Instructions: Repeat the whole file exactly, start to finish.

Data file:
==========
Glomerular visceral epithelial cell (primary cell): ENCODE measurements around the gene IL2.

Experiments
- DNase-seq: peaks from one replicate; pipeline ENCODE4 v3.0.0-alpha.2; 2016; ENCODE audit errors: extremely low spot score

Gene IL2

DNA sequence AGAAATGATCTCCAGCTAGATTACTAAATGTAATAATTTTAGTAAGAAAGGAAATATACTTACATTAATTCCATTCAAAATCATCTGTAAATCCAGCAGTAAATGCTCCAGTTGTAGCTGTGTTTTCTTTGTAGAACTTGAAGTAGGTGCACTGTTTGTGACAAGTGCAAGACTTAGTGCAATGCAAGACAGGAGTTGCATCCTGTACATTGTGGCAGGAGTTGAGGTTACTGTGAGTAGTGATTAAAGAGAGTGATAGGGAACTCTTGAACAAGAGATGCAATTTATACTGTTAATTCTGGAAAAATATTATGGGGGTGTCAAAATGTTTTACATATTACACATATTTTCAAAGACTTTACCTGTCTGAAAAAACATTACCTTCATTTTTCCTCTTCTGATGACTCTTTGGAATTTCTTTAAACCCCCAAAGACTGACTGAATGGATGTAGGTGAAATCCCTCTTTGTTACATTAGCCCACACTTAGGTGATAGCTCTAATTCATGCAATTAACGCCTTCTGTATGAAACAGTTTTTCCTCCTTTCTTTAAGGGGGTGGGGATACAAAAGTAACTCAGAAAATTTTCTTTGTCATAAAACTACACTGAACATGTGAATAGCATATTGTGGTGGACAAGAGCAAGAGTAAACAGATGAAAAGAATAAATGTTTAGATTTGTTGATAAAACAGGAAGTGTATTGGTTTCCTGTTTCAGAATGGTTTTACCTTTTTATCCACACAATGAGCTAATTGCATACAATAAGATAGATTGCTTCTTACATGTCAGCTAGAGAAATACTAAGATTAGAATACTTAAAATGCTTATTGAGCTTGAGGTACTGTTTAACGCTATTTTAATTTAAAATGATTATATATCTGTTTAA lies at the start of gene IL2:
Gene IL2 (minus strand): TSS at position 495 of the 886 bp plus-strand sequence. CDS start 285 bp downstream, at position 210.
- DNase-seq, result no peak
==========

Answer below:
Glomerular visceral epithelial cell (primary cell): ENCODE measurements around the gene IL2.

Experiments
- DNase-seq: peaks from one replicate; pipeline ENCODE4 v3.0.0-alpha.2; 2016; ENCODE audit errors: extremely low spot score

Gene IL2

DNA sequence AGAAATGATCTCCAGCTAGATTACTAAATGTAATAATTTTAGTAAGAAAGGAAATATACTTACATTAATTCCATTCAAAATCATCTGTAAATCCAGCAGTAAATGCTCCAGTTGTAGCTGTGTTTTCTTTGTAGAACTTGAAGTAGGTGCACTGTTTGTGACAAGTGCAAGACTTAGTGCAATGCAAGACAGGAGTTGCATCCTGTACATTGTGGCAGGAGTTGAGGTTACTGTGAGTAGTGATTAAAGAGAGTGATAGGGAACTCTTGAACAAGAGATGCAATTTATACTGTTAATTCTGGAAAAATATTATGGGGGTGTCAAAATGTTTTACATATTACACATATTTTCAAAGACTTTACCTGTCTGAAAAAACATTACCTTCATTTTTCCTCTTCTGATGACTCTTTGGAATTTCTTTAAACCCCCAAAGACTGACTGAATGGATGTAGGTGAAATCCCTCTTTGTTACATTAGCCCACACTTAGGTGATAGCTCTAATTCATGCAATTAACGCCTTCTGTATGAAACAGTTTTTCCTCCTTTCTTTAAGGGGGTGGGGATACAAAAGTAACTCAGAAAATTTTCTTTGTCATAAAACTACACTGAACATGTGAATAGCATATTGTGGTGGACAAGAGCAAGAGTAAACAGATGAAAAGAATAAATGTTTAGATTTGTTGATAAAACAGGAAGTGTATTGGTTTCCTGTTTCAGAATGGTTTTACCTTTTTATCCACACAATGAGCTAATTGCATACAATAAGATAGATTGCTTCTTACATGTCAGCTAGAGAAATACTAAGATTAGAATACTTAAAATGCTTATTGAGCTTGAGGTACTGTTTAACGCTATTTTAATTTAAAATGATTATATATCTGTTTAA lies at the start of gene IL2:
Gene IL2 (minus strand): TSS at position 495 of the 886 bp plus-strand sequence. CDS start 285 bp downstream, at position 210.
- DNase-seq, result no peak